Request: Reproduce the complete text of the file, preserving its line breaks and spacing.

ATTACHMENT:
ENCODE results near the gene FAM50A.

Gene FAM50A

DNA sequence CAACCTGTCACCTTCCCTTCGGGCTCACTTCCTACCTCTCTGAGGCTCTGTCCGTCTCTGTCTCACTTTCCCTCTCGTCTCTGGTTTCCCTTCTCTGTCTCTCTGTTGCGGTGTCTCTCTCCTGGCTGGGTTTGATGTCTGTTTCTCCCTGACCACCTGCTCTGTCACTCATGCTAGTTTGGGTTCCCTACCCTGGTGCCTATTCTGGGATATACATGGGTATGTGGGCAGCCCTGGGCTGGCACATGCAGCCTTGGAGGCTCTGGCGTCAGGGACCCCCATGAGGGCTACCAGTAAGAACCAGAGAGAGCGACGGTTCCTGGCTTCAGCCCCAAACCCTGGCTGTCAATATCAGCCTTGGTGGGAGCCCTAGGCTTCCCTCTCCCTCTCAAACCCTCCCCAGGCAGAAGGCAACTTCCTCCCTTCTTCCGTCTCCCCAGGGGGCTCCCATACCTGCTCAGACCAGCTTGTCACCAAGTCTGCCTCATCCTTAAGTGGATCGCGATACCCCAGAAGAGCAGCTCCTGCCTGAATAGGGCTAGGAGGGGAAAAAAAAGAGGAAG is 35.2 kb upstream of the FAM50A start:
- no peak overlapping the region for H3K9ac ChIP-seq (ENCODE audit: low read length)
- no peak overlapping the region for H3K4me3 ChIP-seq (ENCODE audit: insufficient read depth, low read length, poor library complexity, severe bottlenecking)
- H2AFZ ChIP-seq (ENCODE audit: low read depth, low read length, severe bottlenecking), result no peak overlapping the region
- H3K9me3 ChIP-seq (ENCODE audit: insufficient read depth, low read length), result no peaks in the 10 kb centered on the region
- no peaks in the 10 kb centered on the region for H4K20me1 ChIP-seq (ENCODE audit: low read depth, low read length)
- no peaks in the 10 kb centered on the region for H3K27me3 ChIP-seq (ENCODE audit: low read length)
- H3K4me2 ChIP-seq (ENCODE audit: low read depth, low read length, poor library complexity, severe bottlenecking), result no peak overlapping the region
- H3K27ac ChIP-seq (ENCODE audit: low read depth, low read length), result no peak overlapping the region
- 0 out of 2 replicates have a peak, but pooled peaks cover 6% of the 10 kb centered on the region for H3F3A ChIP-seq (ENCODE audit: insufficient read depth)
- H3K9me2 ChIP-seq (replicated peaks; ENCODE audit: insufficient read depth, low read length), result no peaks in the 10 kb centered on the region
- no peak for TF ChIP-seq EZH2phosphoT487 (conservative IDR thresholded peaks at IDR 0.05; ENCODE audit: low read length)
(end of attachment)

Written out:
ENCODE results near the gene FAM50A.

Gene FAM50A

DNA sequence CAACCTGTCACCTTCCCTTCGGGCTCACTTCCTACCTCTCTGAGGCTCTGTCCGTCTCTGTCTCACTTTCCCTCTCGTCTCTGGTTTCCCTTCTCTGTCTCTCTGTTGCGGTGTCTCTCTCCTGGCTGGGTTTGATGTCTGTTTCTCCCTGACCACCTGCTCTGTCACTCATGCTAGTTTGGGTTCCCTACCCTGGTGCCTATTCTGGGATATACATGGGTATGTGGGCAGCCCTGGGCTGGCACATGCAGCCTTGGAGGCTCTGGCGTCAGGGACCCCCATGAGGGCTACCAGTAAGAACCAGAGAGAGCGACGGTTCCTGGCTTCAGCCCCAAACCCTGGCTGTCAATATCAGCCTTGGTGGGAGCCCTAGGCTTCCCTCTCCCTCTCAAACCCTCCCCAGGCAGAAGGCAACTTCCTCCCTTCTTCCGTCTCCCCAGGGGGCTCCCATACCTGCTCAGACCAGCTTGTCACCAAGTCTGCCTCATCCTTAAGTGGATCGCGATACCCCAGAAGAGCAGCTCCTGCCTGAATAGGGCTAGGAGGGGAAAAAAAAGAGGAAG is 35.2 kb upstream of the FAM50A start:
- no peak overlapping the region for H3K9ac ChIP-seq (ENCODE audit: low read length)
- no peak overlapping the region for H3K4me3 ChIP-seq (ENCODE audit: insufficient read depth, low read length, poor library complexity, severe bottlenecking)
- H2AFZ ChIP-seq (ENCODE audit: low read depth, low read length, severe bottlenecking), result no peak overlapping the region
- H3K9me3 ChIP-seq (ENCODE audit: insufficient read depth, low read length), result no peaks in the 10 kb centered on the region
- no peaks in the 10 kb centered on the region for H4K20me1 ChIP-seq (ENCODE audit: low read depth, low read length)
- no peaks in the 10 kb centered on the region for H3K27me3 ChIP-seq (ENCODE audit: low read length)
- H3K4me2 ChIP-seq (ENCODE audit: low read depth, low read length, poor library complexity, severe bottlenecking), result no peak overlapping the region
- H3K27ac ChIP-seq (ENCODE audit: low read depth, low read length), result no peak overlapping the region
- 0 out of 2 replicates have a peak, but pooled peaks cover 6% of the 10 kb centered on the region for H3F3A ChIP-seq (ENCODE audit: insufficient read depth)
- H3K9me2 ChIP-seq (replicated peaks; ENCODE audit: insufficient read depth, low read length), result no peaks in the 10 kb centered on the region
- no peak for TF ChIP-seq EZH2phosphoT487 (conservative IDR thresholded peaks at IDR 0.05; ENCODE audit: low read length)